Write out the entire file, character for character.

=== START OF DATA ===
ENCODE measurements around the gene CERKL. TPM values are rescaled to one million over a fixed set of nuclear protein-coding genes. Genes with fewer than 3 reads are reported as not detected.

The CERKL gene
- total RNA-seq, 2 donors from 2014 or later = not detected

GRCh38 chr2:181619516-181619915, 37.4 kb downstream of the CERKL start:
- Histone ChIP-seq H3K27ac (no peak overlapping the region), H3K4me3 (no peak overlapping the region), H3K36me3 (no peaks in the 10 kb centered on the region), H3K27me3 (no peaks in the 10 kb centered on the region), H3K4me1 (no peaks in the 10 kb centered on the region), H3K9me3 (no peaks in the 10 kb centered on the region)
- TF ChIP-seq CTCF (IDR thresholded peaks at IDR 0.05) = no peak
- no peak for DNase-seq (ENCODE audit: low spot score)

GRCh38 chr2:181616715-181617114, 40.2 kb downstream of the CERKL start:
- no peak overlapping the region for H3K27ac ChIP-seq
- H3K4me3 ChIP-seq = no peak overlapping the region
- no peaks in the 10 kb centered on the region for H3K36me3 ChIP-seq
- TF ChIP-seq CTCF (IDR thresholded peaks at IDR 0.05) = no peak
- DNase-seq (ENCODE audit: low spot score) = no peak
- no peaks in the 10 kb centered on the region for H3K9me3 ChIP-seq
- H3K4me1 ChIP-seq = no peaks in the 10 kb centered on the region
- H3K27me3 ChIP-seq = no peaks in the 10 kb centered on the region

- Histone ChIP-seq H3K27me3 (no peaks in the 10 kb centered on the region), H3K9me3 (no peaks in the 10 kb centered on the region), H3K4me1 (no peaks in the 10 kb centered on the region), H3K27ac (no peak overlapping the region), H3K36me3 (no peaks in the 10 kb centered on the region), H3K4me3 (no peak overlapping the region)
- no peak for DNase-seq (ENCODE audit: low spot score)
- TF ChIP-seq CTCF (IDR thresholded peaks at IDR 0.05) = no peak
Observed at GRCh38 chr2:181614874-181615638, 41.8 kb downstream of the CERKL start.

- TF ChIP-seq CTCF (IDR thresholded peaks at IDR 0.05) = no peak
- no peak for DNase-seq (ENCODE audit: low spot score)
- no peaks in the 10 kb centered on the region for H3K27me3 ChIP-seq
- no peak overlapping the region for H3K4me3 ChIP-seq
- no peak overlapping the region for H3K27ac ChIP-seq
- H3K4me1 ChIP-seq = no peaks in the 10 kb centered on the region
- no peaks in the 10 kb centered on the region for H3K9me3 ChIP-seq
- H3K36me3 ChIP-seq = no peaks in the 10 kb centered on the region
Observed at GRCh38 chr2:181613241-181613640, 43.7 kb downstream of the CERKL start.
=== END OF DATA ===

ENCODE measurements around the gene CERKL. TPM values are rescaled to one million over a fixed set of nuclear protein-coding genes. Genes with fewer than 3 reads are reported as not detected.

The CERKL gene
- total RNA-seq, 2 donors from 2014 or later = not detected

GRCh38 chr2:181619516-181619915, 37.4 kb downstream of the CERKL start:
- Histone ChIP-seq H3K27ac (no peak overlapping the region), H3K4me3 (no peak overlapping the region), H3K36me3 (no peaks in the 10 kb centered on the region), H3K27me3 (no peaks in the 10 kb centered on the region), H3K4me1 (no peaks in the 10 kb centered on the region), H3K9me3 (no peaks in the 10 kb centered on the region)
- TF ChIP-seq CTCF (IDR thresholded peaks at IDR 0.05) = no peak
- no peak for DNase-seq (ENCODE audit: low spot score)

GRCh38 chr2:181616715-181617114, 40.2 kb downstream of the CERKL start:
- no peak overlapping the region for H3K27ac ChIP-seq
- H3K4me3 ChIP-seq = no peak overlapping the region
- no peaks in the 10 kb centered on the region for H3K36me3 ChIP-seq
- TF ChIP-seq CTCF (IDR thresholded peaks at IDR 0.05) = no peak
- DNase-seq (ENCODE audit: low spot score) = no peak
- no peaks in the 10 kb centered on the region for H3K9me3 ChIP-seq
- H3K4me1 ChIP-seq = no peaks in the 10 kb centered on the region
- H3K27me3 ChIP-seq = no peaks in the 10 kb centered on the region

- Histone ChIP-seq H3K27me3 (no peaks in the 10 kb centered on the region), H3K9me3 (no peaks in the 10 kb centered on the region), H3K4me1 (no peaks in the 10 kb centered on the region), H3K27ac (no peak overlapping the region), H3K36me3 (no peaks in the 10 kb centered on the region), H3K4me3 (no peak overlapping the region)
- no peak for DNase-seq (ENCODE audit: low spot score)
- TF ChIP-seq CTCF (IDR thresholded peaks at IDR 0.05) = no peak
Observed at GRCh38 chr2:181614874-181615638, 41.8 kb downstream of the CERKL start.

- TF ChIP-seq CTCF (IDR thresholded peaks at IDR 0.05) = no peak
- no peak for DNase-seq (ENCODE audit: low spot score)
- no peaks in the 10 kb centered on the region for H3K27me3 ChIP-seq
- no peak overlapping the region for H3K4me3 ChIP-seq
- no peak overlapping the region for H3K27ac ChIP-seq
- H3K4me1 ChIP-seq = no peaks in the 10 kb centered on the region
- no peaks in the 10 kb centered on the region for H3K9me3 ChIP-seq
- H3K36me3 ChIP-seq = no peaks in the 10 kb centered on the region
Observed at GRCh38 chr2:181613241-181613640, 43.7 kb downstream of the CERKL start.